A building at 201 W. Kennewick Ave. has shed its corner shoe store identity of nearly seven decades and is transforming into its newest incarnation: Blackthorne Neighbourhood Pub.
Once complete, the old David’s Shoes store will transport those who walk through its doors to the atmospheric ambience of an old English pub, complete with a European- and U.K.-centric beer and wine lineup customers won’t find anywhere else in Tri-Cities, as well as a curated menu of craft cocktails accompanied by light fare.
Shane Dozhier and her partner, Neil Darwen, are the minds behind the new establishment, which they hope will provide people of all ages a place to gather, slow down, enjoy music and good company with great drinks and a European football match in the background.
Dozhier is currently the taproom manager at White Bluffs Brewing in Richland.
“It’s super cliché, but every bartender wants to have their own bar. It’s always been in the back of my mind – not a goal-goal, but if it happens, it happens,” she said.
She and Darwen had casually tossed the idea around that they should open a taproom, but the right property hadn’t presented itself.
Dozhier had the opportunity to tour the Kennewick Avenue building’s 3,500 square feet with the White Bluffs team.
When she told Darwen that White Bluffs had passed on it, he surprised her by saying, “Let’s do it.”
They are planning to invest $400,000 in improvements to convert the space.
JNM Construction is the general contractor, but Darwen is building some elements in their backyard, including the bar.
The decision to channel the English pub scene comes from Darwen’s roots.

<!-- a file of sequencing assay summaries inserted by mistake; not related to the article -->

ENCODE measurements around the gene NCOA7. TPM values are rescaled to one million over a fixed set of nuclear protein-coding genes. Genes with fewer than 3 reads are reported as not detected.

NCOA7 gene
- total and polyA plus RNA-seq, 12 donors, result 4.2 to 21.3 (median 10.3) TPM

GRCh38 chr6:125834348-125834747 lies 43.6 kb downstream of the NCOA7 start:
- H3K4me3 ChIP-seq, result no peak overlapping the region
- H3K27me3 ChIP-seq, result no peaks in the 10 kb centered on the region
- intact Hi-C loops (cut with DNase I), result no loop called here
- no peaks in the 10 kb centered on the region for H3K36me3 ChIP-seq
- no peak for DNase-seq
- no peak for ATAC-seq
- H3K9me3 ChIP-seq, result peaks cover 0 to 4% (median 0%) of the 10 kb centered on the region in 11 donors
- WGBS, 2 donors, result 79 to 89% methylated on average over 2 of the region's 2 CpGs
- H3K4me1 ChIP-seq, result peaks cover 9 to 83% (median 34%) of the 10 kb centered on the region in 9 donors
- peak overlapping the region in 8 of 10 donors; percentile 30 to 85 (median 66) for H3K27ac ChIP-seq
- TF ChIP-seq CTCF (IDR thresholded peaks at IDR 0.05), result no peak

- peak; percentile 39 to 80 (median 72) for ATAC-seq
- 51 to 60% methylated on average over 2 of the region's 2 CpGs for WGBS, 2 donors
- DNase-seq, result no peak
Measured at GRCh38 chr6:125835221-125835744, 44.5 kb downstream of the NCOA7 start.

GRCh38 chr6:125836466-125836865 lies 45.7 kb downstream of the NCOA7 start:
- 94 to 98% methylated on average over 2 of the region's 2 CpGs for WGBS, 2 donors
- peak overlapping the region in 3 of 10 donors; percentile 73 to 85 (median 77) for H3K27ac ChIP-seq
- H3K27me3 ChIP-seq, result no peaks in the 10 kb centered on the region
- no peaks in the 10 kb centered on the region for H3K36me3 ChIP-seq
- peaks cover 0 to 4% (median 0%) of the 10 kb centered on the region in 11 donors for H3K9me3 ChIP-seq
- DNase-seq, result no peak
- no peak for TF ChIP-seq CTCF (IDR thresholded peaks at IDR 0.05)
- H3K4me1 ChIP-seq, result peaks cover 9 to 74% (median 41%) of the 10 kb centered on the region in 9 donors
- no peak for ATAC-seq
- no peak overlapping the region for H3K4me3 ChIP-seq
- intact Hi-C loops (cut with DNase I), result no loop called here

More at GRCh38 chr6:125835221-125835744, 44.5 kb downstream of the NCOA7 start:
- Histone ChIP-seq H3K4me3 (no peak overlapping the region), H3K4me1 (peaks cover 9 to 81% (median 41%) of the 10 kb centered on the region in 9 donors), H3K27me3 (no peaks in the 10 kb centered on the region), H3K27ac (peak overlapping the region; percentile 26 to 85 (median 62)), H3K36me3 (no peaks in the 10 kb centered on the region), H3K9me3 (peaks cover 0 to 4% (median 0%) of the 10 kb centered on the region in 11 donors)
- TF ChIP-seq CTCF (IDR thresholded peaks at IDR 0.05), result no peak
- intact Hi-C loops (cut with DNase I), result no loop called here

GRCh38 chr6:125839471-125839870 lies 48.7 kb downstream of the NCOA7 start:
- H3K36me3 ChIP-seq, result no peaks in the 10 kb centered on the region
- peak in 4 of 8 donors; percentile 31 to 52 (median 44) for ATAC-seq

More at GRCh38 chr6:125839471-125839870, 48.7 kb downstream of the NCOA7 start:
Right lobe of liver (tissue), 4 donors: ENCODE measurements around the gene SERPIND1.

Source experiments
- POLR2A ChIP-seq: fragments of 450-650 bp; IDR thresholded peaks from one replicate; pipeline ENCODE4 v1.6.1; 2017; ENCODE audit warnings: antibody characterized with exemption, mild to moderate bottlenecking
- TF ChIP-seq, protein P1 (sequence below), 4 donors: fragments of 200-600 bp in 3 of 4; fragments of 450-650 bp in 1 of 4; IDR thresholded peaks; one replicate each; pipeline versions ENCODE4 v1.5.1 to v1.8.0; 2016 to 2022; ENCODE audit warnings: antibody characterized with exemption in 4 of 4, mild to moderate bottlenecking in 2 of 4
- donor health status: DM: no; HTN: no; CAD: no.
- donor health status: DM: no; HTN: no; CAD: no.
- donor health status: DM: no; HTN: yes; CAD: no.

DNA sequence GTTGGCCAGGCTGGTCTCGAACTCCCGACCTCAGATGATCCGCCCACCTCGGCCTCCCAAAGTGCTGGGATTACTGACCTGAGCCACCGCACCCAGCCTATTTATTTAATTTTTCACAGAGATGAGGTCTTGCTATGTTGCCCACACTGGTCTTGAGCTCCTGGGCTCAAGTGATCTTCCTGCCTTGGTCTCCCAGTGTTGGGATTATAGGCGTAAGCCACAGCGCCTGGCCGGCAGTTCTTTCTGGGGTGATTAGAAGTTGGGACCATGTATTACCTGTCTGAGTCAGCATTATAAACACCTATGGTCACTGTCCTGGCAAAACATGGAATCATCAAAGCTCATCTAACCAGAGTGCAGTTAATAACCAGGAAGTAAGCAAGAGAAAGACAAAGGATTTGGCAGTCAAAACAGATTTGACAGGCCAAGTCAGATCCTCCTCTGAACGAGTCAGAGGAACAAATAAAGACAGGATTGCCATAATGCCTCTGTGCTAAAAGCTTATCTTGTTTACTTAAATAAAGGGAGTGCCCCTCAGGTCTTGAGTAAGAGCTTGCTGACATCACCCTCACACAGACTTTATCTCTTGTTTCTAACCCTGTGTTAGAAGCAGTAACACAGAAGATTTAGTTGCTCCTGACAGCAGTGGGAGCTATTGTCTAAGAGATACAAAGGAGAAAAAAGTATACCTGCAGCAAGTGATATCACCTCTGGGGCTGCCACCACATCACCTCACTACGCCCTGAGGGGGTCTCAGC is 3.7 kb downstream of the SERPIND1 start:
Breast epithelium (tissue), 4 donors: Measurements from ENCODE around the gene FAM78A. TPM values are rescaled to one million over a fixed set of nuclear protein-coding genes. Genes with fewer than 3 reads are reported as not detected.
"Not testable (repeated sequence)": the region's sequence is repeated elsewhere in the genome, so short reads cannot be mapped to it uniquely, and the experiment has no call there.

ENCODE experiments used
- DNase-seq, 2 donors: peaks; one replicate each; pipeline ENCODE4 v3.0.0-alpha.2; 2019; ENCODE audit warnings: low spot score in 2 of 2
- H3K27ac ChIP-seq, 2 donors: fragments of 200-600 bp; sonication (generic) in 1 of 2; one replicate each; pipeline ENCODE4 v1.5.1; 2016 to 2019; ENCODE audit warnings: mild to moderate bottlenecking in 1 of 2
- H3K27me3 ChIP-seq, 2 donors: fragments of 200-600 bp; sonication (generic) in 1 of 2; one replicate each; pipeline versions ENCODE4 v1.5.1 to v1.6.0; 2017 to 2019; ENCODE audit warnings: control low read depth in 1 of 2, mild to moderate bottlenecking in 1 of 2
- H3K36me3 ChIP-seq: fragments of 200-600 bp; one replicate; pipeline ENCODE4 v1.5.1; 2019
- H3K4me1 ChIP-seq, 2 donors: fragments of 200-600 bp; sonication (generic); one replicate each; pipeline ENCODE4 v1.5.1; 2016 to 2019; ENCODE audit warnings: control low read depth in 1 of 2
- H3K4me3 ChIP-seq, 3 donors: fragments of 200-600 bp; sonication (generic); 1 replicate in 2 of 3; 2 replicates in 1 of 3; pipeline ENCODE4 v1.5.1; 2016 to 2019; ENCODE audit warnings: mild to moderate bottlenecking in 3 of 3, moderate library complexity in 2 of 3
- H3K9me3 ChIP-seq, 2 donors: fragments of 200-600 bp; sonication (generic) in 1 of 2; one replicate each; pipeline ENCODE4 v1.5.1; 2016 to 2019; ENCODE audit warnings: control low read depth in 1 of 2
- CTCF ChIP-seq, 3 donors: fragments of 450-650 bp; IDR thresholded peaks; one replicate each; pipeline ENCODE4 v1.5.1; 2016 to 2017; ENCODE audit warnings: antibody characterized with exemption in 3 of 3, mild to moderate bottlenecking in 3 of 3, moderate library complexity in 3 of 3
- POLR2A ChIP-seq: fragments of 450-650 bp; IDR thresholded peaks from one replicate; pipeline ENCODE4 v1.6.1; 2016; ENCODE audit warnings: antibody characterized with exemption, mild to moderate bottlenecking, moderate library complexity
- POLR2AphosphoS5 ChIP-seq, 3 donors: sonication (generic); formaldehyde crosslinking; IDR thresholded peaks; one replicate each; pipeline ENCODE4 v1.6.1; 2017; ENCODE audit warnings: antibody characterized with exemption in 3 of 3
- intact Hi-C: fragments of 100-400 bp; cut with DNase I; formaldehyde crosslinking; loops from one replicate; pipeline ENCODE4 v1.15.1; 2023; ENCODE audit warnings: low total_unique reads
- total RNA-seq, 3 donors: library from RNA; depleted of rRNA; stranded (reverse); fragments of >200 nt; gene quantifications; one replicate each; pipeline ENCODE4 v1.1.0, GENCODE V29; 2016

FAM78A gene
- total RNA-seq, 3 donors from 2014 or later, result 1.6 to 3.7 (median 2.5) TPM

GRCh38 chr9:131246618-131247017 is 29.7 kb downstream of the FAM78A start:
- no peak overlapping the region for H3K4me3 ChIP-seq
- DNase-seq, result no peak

He was born in northwestern England in a small village outside of Preston called Whittle-le-Woods. He came to Tri-Cities in 1999 on a work contract, which ran longer than originally intended. He ended up staying.
He and Dozhier met in 2016 through a mutual friend.
Many Tri-Citians might not realize that a sizeable British community exists within the community. Dozhier explained that many of them were sent over to work at Pacific Northwest National Laboratory and for other Hanford site contractors.
Many arrived in the late 1990s and early 2000s, living in the same apartment complexes. One popular spot was the apartments along Gage Boulevard in Richland, not far from Uncle Sam’s Saloon, which became a popular place to gather and catch European football matches.
To this day, she said many continue to coordinate meetups around football.
She and Darwen have traveled back to England together. Since signing the lease on the downtown Kennewick property, they have toured dozens of pubs for inspiration.
“They’re so old. We didn’t go to a single one that was new. All of them were at the very least 50 years old,” Dozhier said.
The downtown building’s 100-plus-year-old brick facade lends a great starting canvas to its new life.
Built in 1920, the building was once home to Neuman’s cash and carry grocery and department store, a business he took over from early Kennewick pioneers W.G. King and his son, Clarence King.
Neuman’s was in business until 1953, when David Rietman took over the building and opened David’s Shoes in the space. Brenda and Kent Hoover, David’s Shoes employees, bought the building and business in 1993 when Rietman sought retirement.
Brenda Hoover in turn sold the building in 2021 to Jamie and Loren Wikstrand, who operated it for a short time as David’s Shoes and also sold merchandise from their formerly online-only clothing shop, White Bluffs Boutique.
Barely a year later, the building was in new hands.
Though Dozhier and Darwen are still figuring out all the details, she said visitors can expect a “rustic country pub vibe.”